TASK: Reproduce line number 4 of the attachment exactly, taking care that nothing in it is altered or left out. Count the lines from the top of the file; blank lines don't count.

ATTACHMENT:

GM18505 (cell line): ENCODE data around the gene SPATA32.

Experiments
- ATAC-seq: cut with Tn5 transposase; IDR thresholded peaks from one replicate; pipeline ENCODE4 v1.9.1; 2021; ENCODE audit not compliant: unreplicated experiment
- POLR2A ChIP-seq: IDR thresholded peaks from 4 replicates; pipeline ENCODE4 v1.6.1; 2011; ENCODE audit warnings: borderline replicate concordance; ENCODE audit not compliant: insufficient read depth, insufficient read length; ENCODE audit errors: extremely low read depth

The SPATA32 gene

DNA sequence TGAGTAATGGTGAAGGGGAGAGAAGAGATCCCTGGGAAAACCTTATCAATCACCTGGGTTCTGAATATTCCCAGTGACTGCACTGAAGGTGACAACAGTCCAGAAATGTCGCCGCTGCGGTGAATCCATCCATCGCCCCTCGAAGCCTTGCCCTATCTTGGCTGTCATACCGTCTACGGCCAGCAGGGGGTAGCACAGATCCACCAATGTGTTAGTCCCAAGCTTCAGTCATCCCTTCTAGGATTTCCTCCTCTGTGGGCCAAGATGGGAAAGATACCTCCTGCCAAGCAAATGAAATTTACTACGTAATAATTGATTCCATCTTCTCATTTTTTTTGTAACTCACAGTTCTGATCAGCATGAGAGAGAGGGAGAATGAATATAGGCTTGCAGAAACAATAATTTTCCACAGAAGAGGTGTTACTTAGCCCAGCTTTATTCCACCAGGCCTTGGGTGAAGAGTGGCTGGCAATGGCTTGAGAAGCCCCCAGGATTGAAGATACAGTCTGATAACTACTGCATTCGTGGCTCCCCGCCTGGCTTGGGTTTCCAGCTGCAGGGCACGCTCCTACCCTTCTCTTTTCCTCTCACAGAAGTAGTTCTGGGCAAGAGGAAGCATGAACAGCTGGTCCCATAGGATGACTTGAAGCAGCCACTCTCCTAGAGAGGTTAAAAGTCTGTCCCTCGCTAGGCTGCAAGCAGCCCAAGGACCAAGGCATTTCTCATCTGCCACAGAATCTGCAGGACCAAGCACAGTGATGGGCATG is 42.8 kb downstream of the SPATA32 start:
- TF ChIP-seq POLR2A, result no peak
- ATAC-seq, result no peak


- POLR2A ChIP-seq: IDR thresholded peaks from 4 replicates; pipeline ENCODE4 v1.6.1; 2011; ENCODE audit warnings: borderline replicate concordance; ENCODE audit not compliant: insufficient read depth, insufficient read length; ENCODE audit errors: extremely low read depth